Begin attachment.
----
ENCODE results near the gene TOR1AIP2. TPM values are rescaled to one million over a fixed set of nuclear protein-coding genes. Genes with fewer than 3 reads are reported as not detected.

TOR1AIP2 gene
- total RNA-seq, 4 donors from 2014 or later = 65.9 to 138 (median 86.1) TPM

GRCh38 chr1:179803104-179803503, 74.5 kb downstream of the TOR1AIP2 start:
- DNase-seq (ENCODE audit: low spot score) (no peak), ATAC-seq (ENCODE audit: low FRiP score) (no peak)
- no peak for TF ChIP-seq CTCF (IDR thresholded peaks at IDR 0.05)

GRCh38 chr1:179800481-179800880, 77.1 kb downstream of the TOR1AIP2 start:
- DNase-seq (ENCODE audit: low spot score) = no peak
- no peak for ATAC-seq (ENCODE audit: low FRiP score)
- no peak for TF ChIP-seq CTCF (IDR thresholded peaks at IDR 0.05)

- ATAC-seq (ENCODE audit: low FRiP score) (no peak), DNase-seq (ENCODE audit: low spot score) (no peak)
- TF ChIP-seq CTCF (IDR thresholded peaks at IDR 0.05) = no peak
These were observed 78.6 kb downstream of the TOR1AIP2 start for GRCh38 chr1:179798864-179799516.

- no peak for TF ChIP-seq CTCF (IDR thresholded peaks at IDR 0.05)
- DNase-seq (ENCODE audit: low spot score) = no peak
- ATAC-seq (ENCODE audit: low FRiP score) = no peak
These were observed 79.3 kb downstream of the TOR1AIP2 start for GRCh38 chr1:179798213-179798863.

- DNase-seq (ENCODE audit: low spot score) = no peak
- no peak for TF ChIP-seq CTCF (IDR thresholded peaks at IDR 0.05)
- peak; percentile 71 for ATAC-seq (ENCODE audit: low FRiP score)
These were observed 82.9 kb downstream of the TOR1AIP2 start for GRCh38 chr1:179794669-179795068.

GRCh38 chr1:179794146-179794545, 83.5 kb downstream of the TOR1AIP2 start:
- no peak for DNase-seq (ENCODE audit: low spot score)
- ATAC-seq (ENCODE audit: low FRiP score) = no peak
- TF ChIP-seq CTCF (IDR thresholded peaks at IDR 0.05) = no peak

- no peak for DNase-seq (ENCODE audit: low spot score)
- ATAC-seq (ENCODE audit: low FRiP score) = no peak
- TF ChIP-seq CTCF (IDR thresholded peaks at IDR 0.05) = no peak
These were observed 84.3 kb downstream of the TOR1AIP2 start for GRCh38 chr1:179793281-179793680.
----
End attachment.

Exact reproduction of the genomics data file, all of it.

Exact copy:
ENCODE results near the gene TOR1AIP2. TPM values are rescaled to one million over a fixed set of nuclear protein-coding genes. Genes with fewer than 3 reads are reported as not detected.

TOR1AIP2 gene
- total RNA-seq, 4 donors from 2014 or later = 65.9 to 138 (median 86.1) TPM

GRCh38 chr1:179803104-179803503, 74.5 kb downstream of the TOR1AIP2 start:
- DNase-seq (ENCODE audit: low spot score) (no peak), ATAC-seq (ENCODE audit: low FRiP score) (no peak)
- no peak for TF ChIP-seq CTCF (IDR thresholded peaks at IDR 0.05)

GRCh38 chr1:179800481-179800880, 77.1 kb downstream of the TOR1AIP2 start:
- DNase-seq (ENCODE audit: low spot score) = no peak
- no peak for ATAC-seq (ENCODE audit: low FRiP score)
- no peak for TF ChIP-seq CTCF (IDR thresholded peaks at IDR 0.05)

- ATAC-seq (ENCODE audit: low FRiP score) (no peak), DNase-seq (ENCODE audit: low spot score) (no peak)
- TF ChIP-seq CTCF (IDR thresholded peaks at IDR 0.05) = no peak
These were observed 78.6 kb downstream of the TOR1AIP2 start for GRCh38 chr1:179798864-179799516.

- no peak for TF ChIP-seq CTCF (IDR thresholded peaks at IDR 0.05)
- DNase-seq (ENCODE audit: low spot score) = no peak
- ATAC-seq (ENCODE audit: low FRiP score) = no peak
These were observed 79.3 kb downstream of the TOR1AIP2 start for GRCh38 chr1:179798213-179798863.

- DNase-seq (ENCODE audit: low spot score) = no peak
- no peak for TF ChIP-seq CTCF (IDR thresholded peaks at IDR 0.05)
- peak; percentile 71 for ATAC-seq (ENCODE audit: low FRiP score)
These were observed 82.9 kb downstream of the TOR1AIP2 start for GRCh38 chr1:179794669-179795068.

GRCh38 chr1:179794146-179794545, 83.5 kb downstream of the TOR1AIP2 start:
- no peak for DNase-seq (ENCODE audit: low spot score)
- ATAC-seq (ENCODE audit: low FRiP score) = no peak
- TF ChIP-seq CTCF (IDR thresholded peaks at IDR 0.05) = no peak

- no peak for DNase-seq (ENCODE audit: low spot score)
- ATAC-seq (ENCODE audit: low FRiP score) = no peak
- TF ChIP-seq CTCF (IDR thresholded peaks at IDR 0.05) = no peak
These were observed 84.3 kb downstream of the TOR1AIP2 start for GRCh38 chr1:179793281-179793680.